- 1 Type 54 Mk 3 mounted on a 200’ tower
There was a transmitter and receiver site at Shottisham and married quarters in Alderton village.
In February 1953 an American (Bendix enginers supervised these UK installations) AN/FPS-3 ‘search’ radar was installed using an air ministry wooden hut as the R3 bunker was not yet complete. The new control centre wasn’t ready until 1954 although the station was already operational. In July of that year links were established between the UK and French reporting systems allowing two way extension of radar cover over Europe.
Bawdsey was manned by 144 Signals Unit from 11 Group and together with 6 other station in the Easter Sector it offered cover from 30 minutes before dawn to 30 minutes after sunset; there was no night cover.
In 1958 an AMES Type 80 Mk 3 (Green Garlic) was installed together with 2 AN/FPS-6 US made ‘Height Finding’ radars. The AN/FPS-3 was retained as a standby as was the Remote Type 7 on Alderton Marshes.
In October 1962 the 1st AMES Type 84 L Band radar came on line.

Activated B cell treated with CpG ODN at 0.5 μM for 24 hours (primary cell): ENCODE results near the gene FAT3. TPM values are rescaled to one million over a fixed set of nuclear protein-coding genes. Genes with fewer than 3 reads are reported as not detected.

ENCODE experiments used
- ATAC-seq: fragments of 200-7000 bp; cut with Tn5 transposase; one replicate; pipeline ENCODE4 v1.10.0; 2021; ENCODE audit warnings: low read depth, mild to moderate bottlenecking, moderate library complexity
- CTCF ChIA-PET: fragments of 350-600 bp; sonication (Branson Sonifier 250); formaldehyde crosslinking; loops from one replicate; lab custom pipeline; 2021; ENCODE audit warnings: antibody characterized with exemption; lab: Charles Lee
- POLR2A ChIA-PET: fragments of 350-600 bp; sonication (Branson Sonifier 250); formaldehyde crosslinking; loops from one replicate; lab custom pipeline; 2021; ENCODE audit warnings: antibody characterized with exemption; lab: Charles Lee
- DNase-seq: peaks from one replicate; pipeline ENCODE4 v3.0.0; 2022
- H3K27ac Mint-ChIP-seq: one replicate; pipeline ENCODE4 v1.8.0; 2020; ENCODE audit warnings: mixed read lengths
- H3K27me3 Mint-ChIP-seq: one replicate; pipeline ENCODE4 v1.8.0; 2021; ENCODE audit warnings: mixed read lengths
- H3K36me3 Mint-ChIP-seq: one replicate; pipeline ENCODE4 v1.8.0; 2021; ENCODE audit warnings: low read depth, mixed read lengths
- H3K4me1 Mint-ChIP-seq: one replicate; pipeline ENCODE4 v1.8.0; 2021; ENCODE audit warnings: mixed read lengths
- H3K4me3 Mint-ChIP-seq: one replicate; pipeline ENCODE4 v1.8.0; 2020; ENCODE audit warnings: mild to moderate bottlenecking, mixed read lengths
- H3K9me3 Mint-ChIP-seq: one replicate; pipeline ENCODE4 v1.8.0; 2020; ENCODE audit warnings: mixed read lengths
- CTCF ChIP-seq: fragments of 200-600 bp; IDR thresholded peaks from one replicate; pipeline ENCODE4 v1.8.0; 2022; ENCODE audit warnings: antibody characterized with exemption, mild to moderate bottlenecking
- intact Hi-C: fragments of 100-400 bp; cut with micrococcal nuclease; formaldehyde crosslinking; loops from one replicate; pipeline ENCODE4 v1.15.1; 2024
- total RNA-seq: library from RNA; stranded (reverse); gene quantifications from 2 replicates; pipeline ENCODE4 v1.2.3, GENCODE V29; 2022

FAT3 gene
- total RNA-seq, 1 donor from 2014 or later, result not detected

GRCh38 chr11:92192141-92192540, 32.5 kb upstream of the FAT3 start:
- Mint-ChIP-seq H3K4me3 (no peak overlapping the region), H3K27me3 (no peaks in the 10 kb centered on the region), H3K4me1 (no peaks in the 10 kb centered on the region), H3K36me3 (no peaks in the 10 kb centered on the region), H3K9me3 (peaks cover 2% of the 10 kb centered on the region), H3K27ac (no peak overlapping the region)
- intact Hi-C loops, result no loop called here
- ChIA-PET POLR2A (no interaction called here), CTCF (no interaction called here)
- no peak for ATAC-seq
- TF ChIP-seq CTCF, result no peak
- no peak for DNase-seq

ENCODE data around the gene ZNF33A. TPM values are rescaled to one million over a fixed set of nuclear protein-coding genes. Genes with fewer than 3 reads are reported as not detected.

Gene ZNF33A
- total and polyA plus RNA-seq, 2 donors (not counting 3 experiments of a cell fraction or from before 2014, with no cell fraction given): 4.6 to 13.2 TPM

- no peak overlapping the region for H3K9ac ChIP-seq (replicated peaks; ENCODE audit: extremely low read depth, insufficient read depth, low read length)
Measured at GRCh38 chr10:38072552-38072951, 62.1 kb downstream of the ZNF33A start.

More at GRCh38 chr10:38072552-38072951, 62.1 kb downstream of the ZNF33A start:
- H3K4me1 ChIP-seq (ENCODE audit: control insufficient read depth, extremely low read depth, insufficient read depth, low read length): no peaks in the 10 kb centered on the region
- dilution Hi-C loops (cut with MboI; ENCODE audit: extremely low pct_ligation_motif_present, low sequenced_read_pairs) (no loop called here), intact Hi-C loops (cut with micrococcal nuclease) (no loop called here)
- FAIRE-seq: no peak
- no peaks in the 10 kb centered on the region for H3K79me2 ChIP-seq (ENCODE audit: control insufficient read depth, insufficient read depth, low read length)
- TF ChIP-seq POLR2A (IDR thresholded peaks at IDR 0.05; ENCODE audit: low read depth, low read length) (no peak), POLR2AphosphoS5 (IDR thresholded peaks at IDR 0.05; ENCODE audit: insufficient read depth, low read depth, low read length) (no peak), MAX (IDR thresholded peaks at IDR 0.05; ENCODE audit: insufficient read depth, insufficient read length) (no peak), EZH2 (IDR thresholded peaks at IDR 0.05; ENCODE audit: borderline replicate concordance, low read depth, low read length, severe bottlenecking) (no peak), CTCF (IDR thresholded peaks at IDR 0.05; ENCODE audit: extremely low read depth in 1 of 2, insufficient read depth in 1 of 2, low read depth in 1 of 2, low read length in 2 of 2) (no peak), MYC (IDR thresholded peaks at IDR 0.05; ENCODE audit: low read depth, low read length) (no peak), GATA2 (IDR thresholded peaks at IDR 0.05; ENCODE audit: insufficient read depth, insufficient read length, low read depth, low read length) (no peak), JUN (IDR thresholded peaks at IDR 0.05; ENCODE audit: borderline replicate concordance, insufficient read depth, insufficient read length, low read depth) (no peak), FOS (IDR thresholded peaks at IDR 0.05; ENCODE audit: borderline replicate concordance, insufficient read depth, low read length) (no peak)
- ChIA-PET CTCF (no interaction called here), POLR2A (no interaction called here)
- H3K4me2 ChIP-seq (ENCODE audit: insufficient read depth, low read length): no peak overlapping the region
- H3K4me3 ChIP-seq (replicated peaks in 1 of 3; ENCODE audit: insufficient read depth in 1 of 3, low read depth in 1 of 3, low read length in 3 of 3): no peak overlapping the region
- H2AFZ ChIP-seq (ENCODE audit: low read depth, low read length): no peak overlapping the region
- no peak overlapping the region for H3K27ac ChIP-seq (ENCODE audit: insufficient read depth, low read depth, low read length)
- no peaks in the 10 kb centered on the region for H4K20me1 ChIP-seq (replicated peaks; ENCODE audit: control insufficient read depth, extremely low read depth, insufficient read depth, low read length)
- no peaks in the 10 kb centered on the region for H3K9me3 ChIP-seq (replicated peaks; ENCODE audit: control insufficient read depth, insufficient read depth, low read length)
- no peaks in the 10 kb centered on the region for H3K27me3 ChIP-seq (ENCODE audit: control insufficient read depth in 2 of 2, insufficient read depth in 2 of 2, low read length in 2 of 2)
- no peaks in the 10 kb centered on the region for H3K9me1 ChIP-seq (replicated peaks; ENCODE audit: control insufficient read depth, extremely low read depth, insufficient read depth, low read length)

In January 1963 Bloodhound SAGW (Surface to air guided weapons) were regrouped under Master Radar Station status at Bawdsey and Patrington but in June 1964 Bawdsey lost its Master Radar station Status and became a satellite to Neatishead. This status was regained in February 1966 following the disastrous fire in the R3 control centre at Neatishead.
By 1972 the Type 54 had been removed and a reflector for a microwave link was attached to the tower. The microwave link brought live radar feed from the Type 84 and Type 85 radar’s at RAF Neatishead. In 1974 Neatishead resumed Master Radar Station status from Bawdsey on the completion of the installation of the Standby Early Warning & Control System (SLEWC).